En todo el mundo, cerca de una de cada tres mujeres ha sufrido violencia. En épocas de crisis, las cifras pueden ser incluso mayores. La violencia de género es la violación más generalizada de los derechos humanos, pero no es natural, ni inevitable. Puede y debe evitarse. Para poner fin a este tipo de violencia, hay que empezar por creerles a las víctimas y tomar medidas, todos los días. A través de esta serie editorial especial en el marco de los 16 Días de activismo, ONU Mujeres presenta las voces de las víctimas y los programas que están transformando la vida de las personas y las comunidades.
Trigger warning: The following includes descriptions of gender-based violence.
“Since I was a child, I loved the idea of driving, but I didn’t dare to dream about it,” says Romela Islam*. “I got married after I finished high school. My husband was a cruel man and tortured me. When I was pregnant, he punched me so hard I ended up losing my baby. On most nights, I cried myself to sleep. I wanted to end my life.”
Romela Islam escaped her abusive marriage when her brother took her to Tarango (meaning, waves), a women’s shelter in Bangladesh in December 2020. The COVID-19 pandemic was sweeping the country and violence against women and girls was on the rise. Despite the spike in demand, many shelters and essential services had shut down. However, Tarango, in partnership with UN Women and with funding from the Government of Japan, was able to expand its integrated shelter programme that provides safe temporary accommodations, legal and medical services, as well as vocational training to survivors of violence who were looking for a fresh start.
Islam was relieved to find a place where she could live safely with her 4-year-old daughter and eat three meals a day. But learning to drive was a breakthrough moment for her.
“The first female driver I had ever seen in my life was my driving instructor. She fascinates me and inspires me,” shares Islam. “When I first held the steering wheel of a car, I felt as if I finally had control of my life. After passing my driving test, I hope to get a licence and become a professional driver. There are very few professional female drivers in Bangladesh, but I want to earn a living doing what I love.”
Living in an abusive relationship often erodes women’s choices, self-esteem and potential. Islam has turned a new chapter in her life. “Other people always told me how to dress, where to go, and how to live my life. Now, I know these choices rest in my hands,” she says.
“You would not recognize me if you knew me from the past. I feel confident, my life is more enjoyable, and I’m excited about what lies ahead.”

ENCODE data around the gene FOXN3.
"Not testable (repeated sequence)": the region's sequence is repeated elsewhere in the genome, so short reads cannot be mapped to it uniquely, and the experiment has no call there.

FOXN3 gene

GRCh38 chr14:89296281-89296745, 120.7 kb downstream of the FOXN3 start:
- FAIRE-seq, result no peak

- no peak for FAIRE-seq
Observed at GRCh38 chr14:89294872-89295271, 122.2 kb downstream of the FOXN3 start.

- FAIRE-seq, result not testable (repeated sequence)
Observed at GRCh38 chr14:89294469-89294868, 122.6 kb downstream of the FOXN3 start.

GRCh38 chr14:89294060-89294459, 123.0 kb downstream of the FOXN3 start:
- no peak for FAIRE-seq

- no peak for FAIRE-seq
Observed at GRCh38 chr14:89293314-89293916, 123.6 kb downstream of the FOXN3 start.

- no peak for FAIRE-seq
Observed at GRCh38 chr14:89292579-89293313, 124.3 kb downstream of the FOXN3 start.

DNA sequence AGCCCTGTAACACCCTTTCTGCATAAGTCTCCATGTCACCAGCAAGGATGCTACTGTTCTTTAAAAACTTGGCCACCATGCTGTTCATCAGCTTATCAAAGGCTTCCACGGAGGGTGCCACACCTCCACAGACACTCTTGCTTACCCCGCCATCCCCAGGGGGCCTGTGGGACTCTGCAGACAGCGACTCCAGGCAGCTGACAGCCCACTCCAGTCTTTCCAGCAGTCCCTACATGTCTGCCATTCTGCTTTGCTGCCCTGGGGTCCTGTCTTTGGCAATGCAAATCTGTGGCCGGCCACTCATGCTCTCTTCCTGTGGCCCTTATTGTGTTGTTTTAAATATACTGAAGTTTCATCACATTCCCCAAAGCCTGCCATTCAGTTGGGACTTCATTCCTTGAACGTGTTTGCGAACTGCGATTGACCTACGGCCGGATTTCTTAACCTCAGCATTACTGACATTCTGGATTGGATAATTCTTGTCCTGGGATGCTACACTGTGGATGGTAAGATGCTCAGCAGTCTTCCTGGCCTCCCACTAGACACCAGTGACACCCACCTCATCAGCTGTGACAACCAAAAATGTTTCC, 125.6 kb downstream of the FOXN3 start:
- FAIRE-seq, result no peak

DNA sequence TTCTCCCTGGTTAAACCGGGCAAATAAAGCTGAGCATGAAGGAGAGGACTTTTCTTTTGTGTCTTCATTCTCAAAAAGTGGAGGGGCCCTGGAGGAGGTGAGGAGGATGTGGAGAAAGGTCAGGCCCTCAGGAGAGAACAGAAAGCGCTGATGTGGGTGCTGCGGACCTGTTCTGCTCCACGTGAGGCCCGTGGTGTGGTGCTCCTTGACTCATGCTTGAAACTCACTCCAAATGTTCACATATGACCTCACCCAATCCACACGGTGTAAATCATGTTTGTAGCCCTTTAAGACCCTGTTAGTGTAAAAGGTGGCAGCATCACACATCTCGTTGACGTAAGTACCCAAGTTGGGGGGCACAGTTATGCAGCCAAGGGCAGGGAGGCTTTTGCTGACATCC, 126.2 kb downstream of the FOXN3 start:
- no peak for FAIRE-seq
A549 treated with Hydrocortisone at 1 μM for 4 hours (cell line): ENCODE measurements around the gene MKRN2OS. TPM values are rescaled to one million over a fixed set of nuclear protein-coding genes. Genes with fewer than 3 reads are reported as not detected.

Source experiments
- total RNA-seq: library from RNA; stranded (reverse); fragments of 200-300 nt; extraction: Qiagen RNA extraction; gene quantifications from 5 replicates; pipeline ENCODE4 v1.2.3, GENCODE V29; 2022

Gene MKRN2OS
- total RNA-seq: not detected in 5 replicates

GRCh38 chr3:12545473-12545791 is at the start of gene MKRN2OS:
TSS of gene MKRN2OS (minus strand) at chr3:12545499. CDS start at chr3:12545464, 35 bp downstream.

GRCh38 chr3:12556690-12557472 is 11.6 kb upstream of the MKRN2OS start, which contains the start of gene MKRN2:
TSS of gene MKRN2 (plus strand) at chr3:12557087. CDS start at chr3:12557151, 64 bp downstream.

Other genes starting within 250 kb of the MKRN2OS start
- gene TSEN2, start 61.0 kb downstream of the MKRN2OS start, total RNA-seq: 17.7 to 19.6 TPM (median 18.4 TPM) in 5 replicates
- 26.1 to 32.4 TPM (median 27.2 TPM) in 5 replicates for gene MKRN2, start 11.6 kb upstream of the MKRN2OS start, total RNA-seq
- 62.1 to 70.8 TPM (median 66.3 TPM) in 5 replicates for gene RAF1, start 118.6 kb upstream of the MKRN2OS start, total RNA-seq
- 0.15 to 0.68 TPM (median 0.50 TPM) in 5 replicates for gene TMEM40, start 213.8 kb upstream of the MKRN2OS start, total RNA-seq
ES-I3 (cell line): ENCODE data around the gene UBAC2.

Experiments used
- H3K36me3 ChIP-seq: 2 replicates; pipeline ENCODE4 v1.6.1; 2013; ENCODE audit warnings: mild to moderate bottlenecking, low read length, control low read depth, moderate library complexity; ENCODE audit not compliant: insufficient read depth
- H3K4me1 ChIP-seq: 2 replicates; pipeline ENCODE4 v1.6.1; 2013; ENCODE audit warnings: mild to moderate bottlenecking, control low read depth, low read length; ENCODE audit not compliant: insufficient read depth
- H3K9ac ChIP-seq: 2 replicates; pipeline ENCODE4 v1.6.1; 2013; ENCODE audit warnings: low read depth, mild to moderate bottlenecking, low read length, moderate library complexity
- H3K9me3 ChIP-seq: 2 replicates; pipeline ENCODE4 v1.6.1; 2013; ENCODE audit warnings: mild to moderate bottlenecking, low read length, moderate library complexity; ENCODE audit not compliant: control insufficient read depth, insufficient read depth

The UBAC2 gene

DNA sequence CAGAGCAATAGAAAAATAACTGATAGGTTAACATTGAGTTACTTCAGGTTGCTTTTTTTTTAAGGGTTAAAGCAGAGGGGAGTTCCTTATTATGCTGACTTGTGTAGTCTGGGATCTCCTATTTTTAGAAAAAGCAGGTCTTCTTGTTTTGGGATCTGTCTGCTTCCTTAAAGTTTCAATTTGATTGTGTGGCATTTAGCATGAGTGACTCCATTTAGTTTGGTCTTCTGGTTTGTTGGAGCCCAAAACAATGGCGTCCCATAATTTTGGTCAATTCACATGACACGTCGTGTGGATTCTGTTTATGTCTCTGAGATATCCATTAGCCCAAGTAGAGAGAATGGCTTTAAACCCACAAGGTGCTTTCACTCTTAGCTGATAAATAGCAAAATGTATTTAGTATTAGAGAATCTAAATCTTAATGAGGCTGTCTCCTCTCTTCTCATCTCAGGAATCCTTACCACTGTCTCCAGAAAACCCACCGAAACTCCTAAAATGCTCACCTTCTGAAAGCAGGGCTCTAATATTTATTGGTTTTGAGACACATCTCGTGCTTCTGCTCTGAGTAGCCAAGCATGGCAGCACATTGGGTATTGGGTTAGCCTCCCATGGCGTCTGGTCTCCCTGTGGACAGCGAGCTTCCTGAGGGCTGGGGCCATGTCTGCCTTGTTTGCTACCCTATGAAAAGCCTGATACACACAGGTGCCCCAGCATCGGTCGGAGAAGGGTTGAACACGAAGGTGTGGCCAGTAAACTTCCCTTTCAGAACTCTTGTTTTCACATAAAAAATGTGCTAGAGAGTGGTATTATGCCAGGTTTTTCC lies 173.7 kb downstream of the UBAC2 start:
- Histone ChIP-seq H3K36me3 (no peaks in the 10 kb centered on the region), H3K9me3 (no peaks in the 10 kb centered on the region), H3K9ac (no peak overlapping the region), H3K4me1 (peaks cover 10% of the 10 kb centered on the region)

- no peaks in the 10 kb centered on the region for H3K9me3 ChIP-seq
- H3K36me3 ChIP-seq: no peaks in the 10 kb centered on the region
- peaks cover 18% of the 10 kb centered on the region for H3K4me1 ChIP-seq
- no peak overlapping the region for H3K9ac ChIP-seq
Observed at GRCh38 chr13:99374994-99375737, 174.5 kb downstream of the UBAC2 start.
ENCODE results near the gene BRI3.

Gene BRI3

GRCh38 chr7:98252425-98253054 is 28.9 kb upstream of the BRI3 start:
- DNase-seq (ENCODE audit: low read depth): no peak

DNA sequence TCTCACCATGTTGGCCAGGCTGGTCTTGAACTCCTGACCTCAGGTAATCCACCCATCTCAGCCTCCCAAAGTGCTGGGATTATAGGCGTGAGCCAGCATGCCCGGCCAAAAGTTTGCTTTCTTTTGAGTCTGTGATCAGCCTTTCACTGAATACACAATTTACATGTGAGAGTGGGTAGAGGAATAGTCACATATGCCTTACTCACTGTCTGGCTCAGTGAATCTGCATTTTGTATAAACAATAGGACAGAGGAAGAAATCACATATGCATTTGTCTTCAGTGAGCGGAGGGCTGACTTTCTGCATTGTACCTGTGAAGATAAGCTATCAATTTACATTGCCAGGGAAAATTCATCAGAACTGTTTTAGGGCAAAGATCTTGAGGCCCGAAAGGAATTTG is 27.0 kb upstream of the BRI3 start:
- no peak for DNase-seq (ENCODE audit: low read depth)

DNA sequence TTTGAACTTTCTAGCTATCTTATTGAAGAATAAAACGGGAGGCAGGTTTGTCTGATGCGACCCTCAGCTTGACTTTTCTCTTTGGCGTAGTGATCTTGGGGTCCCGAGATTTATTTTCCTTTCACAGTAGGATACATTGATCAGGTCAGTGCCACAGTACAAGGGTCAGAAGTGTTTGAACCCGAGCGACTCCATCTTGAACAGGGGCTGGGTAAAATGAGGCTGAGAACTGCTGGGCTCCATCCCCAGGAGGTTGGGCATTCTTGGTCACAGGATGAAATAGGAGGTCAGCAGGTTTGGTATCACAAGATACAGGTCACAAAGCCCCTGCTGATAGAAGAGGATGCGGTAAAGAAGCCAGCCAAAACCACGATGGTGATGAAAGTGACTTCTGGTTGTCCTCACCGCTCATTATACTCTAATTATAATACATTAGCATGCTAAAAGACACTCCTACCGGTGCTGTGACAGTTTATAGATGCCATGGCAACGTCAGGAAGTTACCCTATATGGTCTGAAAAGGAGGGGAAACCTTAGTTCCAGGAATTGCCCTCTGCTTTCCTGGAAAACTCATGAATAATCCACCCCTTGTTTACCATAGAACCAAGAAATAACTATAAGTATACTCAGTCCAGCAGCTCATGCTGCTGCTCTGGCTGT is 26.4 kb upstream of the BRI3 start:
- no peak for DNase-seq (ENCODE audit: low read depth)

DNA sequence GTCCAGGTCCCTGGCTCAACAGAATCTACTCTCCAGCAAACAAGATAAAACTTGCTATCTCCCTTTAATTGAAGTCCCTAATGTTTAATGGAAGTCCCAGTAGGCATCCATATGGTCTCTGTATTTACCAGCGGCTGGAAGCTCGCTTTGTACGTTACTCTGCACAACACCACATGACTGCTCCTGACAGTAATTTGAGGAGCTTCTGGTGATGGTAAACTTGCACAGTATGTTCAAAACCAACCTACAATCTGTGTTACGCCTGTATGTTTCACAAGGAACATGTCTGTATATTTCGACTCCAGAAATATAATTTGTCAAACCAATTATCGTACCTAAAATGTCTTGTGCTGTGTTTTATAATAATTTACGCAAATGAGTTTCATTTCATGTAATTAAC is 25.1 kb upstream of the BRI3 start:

What works to end gender-based violence
Violence against women and girls is preventable. Decades of evidence and practice show that comprehensive strategies that tackle root causes, change social norms and empower women and girls, alongside the enforcement of laws and the provision of essential services, work to prevent and reduce violence against women. Equally important is the presence of a strong, independent women’s rights movement that can engage local communities and hold authorities accountable.
How you can take action
- Listen to survivors, refer them to appropriate support services, and amplify their stories using #OrangeTheWorld
- Fund women’s rights organizations. Start by taking the #Give25forUNTF25 challenge
- Speak up. Challenge your peers to reflect on their own behaviours, call out sexist comments and behaviours, and speak up when someone crosses the line
The programme run by Tarango is a case in point. It houses 30–35 survivors at any given time and delivers 24/7 services that help them recover from trauma, regain their dignity, and learn new skills. After completing their vocational training and learning financial literacy, women get job placement and a two-month cash grant to build their economic resilience.
The organization also supports women and girls at risk, such as single mothers, women with disabilities, LGBTQI+ people and migrant workers.
“Our job is to make women feel safe and empowered, and to treat them with the utmost respect and empathy,” says Nazlee Nipa, Programme Coordinator at Tarango.
Bithi Akter, born with a movement impairment, lived in extreme poverty after her family lost their jobs during the COVID-19 pandemic.
“Growing up, people told me that I couldn’t do things that others could. At the shelter, the staff told me that I could do a job like anyone else. They believed in me, and that gave me the drive I needed at the time,” she explains. Akter has learned tailoring and enjoys making dresses. She is on her way to becoming economically self-reliant.
To build community awareness, Tarango partners with a Girls’ Club in Dhaka, the capital city. The Club members share information with their communities about available services for survivors, menstrual hygiene and COVID-19 prevention. Young advocates lead discussions about violence against women and act as watchdogs to monitor and report any signs of abuse. Recently, they identified an incident of rape and referred the survivor swiftly and safely to medical and legal services.
*Name changed to protect the survivor’s identity